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House Armed Services Committee Chairman Rep. Adam Smith (D-Wash.) meets with journalists at a Defense Writers Group breakfast in Washington, D.C., on June 10, 2019. Photo courtesy of GW's Project for Media and National Security.

The House passed its version of the 2020 defense policy bill in a 220-197 party-line vote July 12, signaling that, at least this year, the bipartisan goodwill that typically accompanies the chamber’s annual National Defense Authorization Act is gone.

No Republicans voted for the bill in the Democrat-controlled House, which now heads to the GOP-dominated Senate, where a conference committee will try to piece together a version that both chambers support.

The vote’s nearly even split is unusual. Lawmakers in the lower chamber typically pride themselves on their ability to set aside differences and pass a bipartisan bill even as party turmoil churns in other committees. For example, last year’s House bill passed in a 351-66 vote, and the 2018 House bill passed 344-81.

“220 votes is [the] lowest NDAA vote possibly ever,” American Enterprise Institute defense researcher Rick Berger said on Twitter. “Definitely since 1973, which is as far back as I've counted. Nothing below 250 votes except [fiscal 1988], which garnered 239. … Not a good precedent for oversight of the armed forces.”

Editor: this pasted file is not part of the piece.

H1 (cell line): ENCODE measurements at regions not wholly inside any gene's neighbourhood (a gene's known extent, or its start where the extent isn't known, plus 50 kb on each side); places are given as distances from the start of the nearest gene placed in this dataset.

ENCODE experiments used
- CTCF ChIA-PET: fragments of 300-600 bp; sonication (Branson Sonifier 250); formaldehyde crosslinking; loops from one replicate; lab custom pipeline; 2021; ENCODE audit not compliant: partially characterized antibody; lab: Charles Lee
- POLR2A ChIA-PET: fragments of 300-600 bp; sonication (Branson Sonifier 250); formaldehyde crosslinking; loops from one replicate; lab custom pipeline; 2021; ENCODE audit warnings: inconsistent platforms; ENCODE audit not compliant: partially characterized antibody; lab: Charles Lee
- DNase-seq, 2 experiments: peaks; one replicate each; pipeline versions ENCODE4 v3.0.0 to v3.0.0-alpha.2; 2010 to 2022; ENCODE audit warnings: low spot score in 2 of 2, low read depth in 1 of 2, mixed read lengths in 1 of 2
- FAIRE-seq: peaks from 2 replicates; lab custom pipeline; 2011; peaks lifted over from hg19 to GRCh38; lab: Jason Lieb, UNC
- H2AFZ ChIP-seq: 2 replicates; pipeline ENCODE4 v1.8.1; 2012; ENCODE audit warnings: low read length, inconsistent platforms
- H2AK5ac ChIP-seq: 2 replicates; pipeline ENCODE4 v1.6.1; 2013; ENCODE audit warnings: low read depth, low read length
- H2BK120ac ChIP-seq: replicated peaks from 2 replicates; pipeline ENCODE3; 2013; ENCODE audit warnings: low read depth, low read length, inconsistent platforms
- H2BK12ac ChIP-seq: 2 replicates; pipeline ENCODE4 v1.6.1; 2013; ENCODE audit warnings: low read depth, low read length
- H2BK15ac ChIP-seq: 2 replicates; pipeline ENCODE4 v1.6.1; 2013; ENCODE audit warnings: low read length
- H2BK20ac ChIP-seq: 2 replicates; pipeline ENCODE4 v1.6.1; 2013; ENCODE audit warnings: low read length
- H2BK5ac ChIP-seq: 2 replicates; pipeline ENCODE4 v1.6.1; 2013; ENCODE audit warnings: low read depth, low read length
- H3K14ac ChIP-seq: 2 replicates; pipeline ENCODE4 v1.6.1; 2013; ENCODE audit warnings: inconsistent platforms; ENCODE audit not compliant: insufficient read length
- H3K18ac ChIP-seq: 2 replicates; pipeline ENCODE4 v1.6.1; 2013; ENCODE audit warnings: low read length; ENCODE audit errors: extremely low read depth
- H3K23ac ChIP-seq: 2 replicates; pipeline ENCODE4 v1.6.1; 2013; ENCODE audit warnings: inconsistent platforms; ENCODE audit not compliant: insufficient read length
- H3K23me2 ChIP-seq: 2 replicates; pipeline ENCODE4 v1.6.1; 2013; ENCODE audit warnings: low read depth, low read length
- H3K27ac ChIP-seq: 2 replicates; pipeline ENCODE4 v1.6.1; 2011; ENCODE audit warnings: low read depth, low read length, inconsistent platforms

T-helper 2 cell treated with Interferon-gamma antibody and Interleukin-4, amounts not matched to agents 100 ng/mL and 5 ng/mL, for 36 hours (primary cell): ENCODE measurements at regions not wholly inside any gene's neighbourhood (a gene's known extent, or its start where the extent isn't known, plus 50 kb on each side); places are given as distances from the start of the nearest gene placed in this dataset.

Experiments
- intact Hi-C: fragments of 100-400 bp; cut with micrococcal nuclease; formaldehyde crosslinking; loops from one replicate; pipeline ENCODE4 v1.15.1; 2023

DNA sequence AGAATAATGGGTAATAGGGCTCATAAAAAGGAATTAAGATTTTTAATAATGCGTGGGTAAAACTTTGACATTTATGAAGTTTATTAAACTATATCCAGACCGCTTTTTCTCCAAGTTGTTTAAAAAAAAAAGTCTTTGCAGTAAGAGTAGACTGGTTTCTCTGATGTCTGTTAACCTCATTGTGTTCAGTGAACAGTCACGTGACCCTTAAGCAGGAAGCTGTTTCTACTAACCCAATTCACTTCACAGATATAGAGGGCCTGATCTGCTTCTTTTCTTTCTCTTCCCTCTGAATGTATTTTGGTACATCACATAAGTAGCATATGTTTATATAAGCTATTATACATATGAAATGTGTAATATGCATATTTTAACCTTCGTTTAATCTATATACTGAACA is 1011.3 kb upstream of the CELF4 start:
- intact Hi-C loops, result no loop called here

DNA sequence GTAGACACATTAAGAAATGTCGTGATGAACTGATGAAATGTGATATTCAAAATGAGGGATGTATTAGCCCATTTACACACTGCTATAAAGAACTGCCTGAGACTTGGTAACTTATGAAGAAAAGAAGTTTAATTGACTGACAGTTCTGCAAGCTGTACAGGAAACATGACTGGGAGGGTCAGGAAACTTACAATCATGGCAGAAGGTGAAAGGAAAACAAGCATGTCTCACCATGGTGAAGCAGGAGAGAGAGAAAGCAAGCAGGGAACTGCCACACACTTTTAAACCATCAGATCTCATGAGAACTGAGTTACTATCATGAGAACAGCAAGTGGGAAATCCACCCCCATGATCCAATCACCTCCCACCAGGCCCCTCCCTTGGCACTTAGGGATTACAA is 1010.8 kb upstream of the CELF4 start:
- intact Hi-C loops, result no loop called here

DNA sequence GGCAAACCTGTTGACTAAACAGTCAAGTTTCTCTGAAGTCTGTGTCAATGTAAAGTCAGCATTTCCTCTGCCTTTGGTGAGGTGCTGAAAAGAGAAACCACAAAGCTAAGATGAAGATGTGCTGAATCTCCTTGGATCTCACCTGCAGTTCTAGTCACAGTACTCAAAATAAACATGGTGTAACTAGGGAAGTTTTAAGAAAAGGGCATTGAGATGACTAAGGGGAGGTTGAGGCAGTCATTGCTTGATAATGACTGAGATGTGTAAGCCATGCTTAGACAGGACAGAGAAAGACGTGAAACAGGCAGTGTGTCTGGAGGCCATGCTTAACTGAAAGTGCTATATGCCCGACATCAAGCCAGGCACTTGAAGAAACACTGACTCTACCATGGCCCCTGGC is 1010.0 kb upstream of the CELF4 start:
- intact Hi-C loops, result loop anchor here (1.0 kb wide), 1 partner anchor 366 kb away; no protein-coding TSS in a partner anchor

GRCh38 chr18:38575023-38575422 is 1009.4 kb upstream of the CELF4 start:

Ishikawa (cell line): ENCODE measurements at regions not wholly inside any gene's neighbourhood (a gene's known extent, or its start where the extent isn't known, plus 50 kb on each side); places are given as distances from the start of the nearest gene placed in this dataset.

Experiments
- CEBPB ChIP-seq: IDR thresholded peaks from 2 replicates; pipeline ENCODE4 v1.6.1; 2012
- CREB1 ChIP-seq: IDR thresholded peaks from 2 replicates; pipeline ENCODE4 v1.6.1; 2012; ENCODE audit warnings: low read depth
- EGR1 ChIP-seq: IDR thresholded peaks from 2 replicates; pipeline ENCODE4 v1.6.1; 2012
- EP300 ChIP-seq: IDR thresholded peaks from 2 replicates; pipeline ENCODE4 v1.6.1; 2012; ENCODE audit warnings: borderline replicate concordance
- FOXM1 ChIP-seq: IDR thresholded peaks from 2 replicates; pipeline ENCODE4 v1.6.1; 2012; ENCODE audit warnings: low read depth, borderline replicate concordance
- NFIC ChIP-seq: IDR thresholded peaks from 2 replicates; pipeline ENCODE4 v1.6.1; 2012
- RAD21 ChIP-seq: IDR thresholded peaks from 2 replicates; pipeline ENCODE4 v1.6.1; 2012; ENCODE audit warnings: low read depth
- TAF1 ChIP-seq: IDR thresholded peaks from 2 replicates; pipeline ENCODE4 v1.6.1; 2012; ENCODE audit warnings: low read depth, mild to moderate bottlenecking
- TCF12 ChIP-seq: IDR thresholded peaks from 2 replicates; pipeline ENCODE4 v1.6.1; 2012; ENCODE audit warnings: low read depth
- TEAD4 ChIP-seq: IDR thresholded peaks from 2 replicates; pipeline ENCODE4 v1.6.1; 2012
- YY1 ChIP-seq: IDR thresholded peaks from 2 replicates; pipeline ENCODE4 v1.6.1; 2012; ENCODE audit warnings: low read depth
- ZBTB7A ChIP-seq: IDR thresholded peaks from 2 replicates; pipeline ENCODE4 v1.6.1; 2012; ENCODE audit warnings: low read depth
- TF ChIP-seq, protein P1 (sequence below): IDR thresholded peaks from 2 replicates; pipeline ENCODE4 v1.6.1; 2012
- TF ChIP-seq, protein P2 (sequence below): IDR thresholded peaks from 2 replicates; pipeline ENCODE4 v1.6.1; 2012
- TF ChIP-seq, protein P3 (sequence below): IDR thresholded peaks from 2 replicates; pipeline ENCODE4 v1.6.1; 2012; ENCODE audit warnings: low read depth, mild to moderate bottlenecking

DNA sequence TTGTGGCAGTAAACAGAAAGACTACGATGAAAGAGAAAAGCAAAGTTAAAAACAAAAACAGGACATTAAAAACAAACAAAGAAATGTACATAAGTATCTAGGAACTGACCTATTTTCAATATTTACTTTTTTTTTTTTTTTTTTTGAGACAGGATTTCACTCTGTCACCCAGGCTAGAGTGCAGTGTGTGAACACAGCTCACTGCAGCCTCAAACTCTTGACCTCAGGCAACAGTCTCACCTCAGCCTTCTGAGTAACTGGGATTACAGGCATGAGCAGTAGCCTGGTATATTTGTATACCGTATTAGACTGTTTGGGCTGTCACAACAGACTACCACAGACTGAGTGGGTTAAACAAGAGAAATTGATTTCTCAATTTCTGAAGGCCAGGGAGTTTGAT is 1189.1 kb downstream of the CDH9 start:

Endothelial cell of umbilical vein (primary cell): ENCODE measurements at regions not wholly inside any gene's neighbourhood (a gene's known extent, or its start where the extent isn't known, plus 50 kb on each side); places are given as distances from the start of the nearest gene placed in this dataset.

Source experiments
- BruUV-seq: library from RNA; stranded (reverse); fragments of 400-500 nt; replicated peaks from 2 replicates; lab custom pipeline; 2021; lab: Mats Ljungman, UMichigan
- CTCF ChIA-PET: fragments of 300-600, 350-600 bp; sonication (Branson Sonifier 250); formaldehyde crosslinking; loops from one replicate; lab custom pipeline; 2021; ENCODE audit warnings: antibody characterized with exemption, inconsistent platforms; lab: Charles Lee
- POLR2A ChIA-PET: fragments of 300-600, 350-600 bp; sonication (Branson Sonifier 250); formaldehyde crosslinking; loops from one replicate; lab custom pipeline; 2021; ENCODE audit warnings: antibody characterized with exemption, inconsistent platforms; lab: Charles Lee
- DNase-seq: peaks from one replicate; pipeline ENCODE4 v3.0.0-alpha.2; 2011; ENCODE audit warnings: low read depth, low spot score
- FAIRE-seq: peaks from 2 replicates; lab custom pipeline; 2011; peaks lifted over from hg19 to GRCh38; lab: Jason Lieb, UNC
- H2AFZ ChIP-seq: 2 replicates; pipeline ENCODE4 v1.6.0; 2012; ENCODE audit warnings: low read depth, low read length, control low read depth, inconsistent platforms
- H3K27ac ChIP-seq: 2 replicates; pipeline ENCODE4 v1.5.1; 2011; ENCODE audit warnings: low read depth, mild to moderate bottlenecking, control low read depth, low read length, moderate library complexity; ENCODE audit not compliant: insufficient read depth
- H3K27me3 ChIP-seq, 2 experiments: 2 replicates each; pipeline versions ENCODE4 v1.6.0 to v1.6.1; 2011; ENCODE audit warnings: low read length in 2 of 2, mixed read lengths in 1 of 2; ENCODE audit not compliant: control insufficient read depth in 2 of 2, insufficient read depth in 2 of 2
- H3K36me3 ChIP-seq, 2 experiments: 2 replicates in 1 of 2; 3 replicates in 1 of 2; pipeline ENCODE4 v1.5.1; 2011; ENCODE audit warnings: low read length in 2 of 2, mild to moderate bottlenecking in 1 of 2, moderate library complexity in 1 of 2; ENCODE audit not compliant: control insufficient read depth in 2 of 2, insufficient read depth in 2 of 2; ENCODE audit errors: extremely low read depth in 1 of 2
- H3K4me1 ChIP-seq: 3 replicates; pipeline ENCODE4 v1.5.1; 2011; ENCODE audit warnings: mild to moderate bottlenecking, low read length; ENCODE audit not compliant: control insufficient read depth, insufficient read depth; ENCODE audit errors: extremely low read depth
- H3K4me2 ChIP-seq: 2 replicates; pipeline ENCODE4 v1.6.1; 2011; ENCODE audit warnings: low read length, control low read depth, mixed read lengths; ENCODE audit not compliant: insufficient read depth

Differences over whether to pursue a topline of $733 billion (compared to the $750 billion topline Republicans want), block new low-yield nuclear weapons the Trump administration says are needed to counter Russia, and others spurred the rift. Though the bill does include more broadly supported provisions, like a pay raise for troops, creation of a Space Corps, and continued funding for key procurement and modernization priorities, those didn’t win over lawmakers who found its core and high-profile pieces unpalatable.

“This bill makes our country less safe, and I could not support it,” said Rep. Mike Turner (R-Ohio), ranking member on HASC’s strategic forces subcommittee.. “This bill undermines our national security, weakens our defenses, and emboldens our adversaries to challenge us. This bill is so extreme it will never become law. I am disheartened by this staggering break in our tradition of bipartisanship on defense.”

HASC Chairman Rep. Adam Smith (D-Wash.) said he is optimistic the conference committee can find bipartisan solutions where the House did not.

“This bill underpins a smart defense posture with a tough stance on Russia and continued collaboration with allies, eliminates wasteful spending, promotes a more inclusive military by reinforcing the values of diversity, STEM and integration, and solidifies Congress’ oversight role of defense programs and the authorization to use … military force,” Smith said. “Because of these and other critical provisions, it was of the utmost importance to our national defense that we pass the NDAA—and we did.”

Senate Armed Services Committee Chairman Sen. Jim Inhofe (R-Okla.) hopes to produce a final bill by the end of September, according to a committee spokeswoman.